He thinks, just for a moment, that being Spider-Man is an unfair and irresponsible burden, something that he's doing for a lark, instead of something that must be done. He's feeling it, and he quits being Spider-Man. He's relapsed to his teenaged years, the years when he was less sure of himself and more bitter, and he chooses to put his toys away and become a man.

It's the wrong decision, of course. He's forced back into action, because that's how these stories go, and he realizes something important. He can do things that no one else can. Being Spider-Man isn't irresponsible or a shirking of his familial duties. He can help people, and since he has the power to do so, there's no reason why he shouldn't. Part of being an adult is being willing to shoulder burdens that no one else will, being willing to put your family and others before yourself in the name of making their life better. Being an adult is about self-sacrifice. It's about balancing your responsibilities and understanding you can't do everything. Being an adult is about spitting in pain's face.

Peter Parker got lucky. He had a family that loved him, and they did their best to teach him right and wrong and prepare him for life as an adult. He didn't get it when he was a teenager, but precious few of us did. But as he grew, as he gained life experience and friends, he came to understand that being Spider-Man isn't a thing you do just because you can, or to get a thrill, or to show people how awesome you are because you feel inadequate. Being Spider-Man is about being a hero, saving lives, and making the world a better place. Peter Parker becomes Spider-Man because it is something he must do, because otherwise he's squandering his gift, disrespecting the way his aunt and uncle raised him, and wasting the life lessons he's learned from his friends and enemies.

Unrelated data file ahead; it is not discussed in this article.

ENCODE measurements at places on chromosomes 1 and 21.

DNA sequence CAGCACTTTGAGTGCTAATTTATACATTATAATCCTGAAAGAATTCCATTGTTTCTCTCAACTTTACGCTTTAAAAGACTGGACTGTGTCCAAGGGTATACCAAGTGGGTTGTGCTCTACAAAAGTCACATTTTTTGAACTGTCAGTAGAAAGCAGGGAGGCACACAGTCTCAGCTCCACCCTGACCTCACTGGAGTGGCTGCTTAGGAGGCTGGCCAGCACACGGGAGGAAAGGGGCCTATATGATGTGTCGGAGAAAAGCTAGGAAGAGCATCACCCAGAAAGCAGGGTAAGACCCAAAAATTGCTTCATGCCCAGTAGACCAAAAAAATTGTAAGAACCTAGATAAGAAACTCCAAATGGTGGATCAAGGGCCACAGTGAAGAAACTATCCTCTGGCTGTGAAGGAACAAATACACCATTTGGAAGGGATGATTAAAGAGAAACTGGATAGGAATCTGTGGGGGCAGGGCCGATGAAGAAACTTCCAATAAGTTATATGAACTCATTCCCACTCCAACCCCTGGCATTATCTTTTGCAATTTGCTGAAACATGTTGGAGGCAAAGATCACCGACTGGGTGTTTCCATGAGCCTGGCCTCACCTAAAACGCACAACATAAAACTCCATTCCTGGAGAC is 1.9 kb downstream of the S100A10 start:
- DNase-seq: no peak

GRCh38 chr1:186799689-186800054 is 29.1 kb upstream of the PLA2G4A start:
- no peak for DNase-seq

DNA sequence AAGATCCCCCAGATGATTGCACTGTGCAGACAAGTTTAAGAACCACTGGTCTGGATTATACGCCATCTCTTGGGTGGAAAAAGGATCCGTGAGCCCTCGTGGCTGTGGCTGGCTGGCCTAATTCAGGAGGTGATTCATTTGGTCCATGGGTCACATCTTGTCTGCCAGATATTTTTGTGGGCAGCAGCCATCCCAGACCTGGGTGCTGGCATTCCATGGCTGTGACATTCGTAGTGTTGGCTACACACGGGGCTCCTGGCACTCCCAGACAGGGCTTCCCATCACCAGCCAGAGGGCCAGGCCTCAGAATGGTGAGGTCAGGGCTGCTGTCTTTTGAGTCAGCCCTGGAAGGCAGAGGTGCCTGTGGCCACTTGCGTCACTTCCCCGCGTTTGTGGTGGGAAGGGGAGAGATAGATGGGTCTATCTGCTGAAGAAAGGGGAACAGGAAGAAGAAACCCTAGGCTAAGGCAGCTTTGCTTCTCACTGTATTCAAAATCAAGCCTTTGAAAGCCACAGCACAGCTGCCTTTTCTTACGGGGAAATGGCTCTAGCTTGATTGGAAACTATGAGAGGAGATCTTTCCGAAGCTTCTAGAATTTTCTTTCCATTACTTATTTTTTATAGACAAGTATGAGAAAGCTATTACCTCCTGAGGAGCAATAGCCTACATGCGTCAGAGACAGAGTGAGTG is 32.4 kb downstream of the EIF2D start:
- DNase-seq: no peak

The first 140-odd issues of Amazing Spider-Man are my Lee/Kirby Fantastic Four. There's a purity there that I greatly enjoy, and the first fifty issues tell the story of a boy becoming a man even while they show us what happens when a boy becomes a hero. We see Peter Parker at his most sour and most vibrant, and when he puts that costume back on, we understand exactly why. We see him grow up over the course of four or five years, long enough for being Spider-Man to become second-nature and long enough for Peter Parker to grow into a fully-realized adult. He goes from zero to hero, and that happens slowly, almost in real-time, instead of in his debut issue.

All his rough edges weren't sanded down by the end of these fifty issues, but you can see where the man is going. There are several milestones that come later -- Gwen's death, Mary Jane deciding to stay with Peter after Gwen dies, the death of Harry Osborn -- but these first fifty issues are as good a superhero origin as you'll find. The best, even.

Time slows down for Spider-Man after this. He stopped aging, and he settled into the state we now know, a permanent purgatory of somewhere between 24 and 28 years old. Which is fine, of course. It is what it is. But I can't help but wonder what would've happened if Peter Parker kept aging like he did in these original issues. He could've aged, gotten married, and retired. How would he have changed?

There's something special about a superhero story that demonstrates real, genuine growth. It's rare, especially amongst marquee characters. Batman today is essentially the same person he was ten and twenty years ago. He has a few more scars, sure, but personality-wise? Same character. He never got a chance to go through the epiphanies and horrendous setbacks that Peter Parker experienced. He jumped straight to the sidekicks and fitted-out caves and sexually-charged relationships with a few of his villains.

Steve Ditko, Stan Lee, and John Romita created some of my favorite comics while working on Amazing Spider-Man, and one of my favorite complete stories. They showed us what it's like to see a hero grow up, and though those days are long gone, I'm eternally thankful to them for their work.